Originally Posted by nobrakes
So right now, I'd need to increase my average speed by 3 or 4 MPH to win my class. Still doesn't sound like a lot, but carrying 3 or 4 more MPH through that tight stuff is going to take some serious effort. I think I can pick it up and go a bit faster in the more open sections. But each course is different and never having raced many of these courses before, the first time I've seen these is the first lap of the race, so I'm a little reluctant to go too fast not knowing what's coming up around the next bend.
But speed is definitely something I need to work on. Actually, it's probably technique that I need to work on, and then the speed will follow. I've been trying to stand more, and I think that is helping. But in the excitement of the race, it's easy to fall back on old (bad) habits. So I think I just need to suck it up, use proper technique even if I'm slower at first, and eventually the speed will come.....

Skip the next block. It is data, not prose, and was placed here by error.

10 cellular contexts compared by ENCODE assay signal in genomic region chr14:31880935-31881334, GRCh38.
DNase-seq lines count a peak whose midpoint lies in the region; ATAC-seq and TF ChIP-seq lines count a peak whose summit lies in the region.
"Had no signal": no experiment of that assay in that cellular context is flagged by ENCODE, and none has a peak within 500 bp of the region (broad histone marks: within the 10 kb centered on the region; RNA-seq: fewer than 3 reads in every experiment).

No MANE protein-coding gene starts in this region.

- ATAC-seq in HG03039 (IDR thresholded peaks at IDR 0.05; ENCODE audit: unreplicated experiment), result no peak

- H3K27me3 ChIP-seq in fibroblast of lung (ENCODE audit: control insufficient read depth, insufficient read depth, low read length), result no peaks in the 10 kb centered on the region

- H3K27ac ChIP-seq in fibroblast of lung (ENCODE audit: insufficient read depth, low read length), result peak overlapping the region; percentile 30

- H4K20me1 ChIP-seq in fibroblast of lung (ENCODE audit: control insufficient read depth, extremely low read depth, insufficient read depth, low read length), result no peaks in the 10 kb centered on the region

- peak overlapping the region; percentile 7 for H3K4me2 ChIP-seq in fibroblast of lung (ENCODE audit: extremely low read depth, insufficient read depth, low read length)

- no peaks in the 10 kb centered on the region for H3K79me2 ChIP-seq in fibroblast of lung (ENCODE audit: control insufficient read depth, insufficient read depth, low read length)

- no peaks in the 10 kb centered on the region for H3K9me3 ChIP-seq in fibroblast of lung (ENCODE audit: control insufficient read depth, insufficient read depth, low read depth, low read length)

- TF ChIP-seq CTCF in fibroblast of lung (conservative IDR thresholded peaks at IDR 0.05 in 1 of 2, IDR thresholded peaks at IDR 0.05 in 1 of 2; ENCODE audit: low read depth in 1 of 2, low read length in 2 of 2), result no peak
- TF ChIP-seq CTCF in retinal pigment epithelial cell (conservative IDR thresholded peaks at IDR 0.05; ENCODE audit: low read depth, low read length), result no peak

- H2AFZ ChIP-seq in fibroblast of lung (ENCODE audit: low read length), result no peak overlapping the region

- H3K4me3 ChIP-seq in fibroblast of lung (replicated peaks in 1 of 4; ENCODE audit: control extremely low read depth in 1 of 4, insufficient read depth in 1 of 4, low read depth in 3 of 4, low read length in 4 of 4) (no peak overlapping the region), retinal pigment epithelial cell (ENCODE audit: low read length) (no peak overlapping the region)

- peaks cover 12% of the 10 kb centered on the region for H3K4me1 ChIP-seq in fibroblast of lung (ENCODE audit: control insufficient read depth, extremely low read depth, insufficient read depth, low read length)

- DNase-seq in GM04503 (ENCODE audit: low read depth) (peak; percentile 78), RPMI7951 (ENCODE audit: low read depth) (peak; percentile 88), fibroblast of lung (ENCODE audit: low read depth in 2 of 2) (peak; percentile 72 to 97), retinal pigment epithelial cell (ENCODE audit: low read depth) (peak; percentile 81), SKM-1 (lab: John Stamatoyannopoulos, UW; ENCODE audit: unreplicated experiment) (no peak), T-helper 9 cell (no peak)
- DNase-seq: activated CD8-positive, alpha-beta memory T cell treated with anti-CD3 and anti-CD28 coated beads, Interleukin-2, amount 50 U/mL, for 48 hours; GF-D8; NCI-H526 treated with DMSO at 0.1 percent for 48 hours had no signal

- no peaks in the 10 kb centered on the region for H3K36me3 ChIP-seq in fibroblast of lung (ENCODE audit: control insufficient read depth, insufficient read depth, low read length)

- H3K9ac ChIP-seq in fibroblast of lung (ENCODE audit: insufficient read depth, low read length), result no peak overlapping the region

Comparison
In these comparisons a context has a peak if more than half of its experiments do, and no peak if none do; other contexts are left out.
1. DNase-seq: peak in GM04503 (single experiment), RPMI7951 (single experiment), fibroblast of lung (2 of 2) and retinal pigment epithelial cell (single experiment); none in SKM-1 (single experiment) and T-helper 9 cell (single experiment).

As I get ready to start racing again, I've been thinking about this a lot lately. I think something has finally gotten into my thick head. Kenny Roberts might have said it but I know Keith Code wrote about it in his Twist of the Wrist
books: you can go fast in the slow places but you have to go fast in the fast places.
Going 20% faster through a tight, twisty, 30 foot piece of trail is only going to gain you a bike length. It's also going to be seriously hard to go that much faster and will take a lot of energy yanking the bike around to do it. Going 20% faster over a 150 foot flowing section is going to gain you 5 or 6 bike lengths. It will be scary at first, but it's completely doable and definitely takes a lot less energy than a tight, gnarly section does. The long, flowing sections is where I tend to "rest" before the inevitable next bad place.
Something to think about.